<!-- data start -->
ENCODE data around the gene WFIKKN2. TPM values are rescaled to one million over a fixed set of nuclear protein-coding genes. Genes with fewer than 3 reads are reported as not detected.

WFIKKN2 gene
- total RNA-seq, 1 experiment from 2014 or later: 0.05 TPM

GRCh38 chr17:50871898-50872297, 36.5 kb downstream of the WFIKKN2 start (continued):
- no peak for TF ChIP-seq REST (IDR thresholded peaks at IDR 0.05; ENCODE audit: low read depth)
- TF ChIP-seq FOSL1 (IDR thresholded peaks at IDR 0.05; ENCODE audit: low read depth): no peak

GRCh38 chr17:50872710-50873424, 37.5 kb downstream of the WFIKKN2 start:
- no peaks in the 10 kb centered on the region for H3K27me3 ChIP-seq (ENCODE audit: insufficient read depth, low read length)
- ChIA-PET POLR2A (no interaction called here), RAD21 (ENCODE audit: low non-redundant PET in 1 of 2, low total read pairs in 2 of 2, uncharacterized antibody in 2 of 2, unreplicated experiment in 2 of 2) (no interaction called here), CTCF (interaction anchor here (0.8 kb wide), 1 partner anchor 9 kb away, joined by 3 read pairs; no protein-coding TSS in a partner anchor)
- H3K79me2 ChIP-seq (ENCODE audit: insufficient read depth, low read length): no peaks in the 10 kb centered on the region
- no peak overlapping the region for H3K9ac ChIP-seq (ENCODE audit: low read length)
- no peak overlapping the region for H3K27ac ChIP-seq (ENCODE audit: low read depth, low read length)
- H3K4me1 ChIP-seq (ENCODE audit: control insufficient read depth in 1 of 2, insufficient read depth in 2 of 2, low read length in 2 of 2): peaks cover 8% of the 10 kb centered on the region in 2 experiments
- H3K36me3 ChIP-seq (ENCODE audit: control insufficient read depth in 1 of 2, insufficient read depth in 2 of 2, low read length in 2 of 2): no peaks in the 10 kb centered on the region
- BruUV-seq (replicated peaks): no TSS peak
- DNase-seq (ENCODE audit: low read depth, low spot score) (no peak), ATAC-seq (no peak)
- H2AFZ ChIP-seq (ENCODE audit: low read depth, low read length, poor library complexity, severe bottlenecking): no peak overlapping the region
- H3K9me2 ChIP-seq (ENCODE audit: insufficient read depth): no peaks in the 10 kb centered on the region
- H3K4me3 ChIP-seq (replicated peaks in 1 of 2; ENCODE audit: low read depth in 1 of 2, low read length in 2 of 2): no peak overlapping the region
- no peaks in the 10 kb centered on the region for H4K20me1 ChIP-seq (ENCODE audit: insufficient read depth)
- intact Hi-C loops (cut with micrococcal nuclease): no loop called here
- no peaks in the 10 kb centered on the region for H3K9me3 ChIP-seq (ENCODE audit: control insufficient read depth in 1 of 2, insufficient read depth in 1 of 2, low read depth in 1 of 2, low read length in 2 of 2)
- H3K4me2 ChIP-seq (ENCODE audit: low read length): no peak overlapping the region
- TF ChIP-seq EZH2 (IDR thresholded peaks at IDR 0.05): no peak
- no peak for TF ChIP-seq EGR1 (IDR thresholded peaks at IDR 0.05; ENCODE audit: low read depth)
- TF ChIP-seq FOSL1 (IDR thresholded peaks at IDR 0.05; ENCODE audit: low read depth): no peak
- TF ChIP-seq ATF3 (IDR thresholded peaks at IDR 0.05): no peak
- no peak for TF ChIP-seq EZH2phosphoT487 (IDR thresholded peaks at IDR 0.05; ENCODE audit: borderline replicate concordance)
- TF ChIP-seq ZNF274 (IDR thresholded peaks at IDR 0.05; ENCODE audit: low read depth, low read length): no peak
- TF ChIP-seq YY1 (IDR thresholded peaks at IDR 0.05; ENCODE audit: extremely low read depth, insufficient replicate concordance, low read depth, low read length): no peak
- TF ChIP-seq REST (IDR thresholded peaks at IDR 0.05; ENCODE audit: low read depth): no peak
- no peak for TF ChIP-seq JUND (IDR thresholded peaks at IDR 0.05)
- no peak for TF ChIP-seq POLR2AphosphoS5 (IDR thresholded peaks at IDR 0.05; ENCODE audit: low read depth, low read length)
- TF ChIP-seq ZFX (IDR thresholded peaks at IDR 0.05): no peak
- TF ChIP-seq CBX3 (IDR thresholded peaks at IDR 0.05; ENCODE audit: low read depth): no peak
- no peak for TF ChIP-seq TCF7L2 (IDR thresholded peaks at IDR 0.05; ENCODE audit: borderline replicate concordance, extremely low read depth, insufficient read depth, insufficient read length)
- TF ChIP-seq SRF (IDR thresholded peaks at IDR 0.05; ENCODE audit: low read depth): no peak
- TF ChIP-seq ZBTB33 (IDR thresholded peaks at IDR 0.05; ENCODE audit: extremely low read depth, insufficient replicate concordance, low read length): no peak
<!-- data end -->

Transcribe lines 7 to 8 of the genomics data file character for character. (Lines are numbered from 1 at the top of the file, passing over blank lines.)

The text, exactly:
GRCh38 chr17:50872710-50873424, 37.5 kb downstream of the WFIKKN2 start:
- no peaks in the 10 kb centered on the region for H3K27me3 ChIP-seq (ENCODE audit: insufficient read depth, low read length)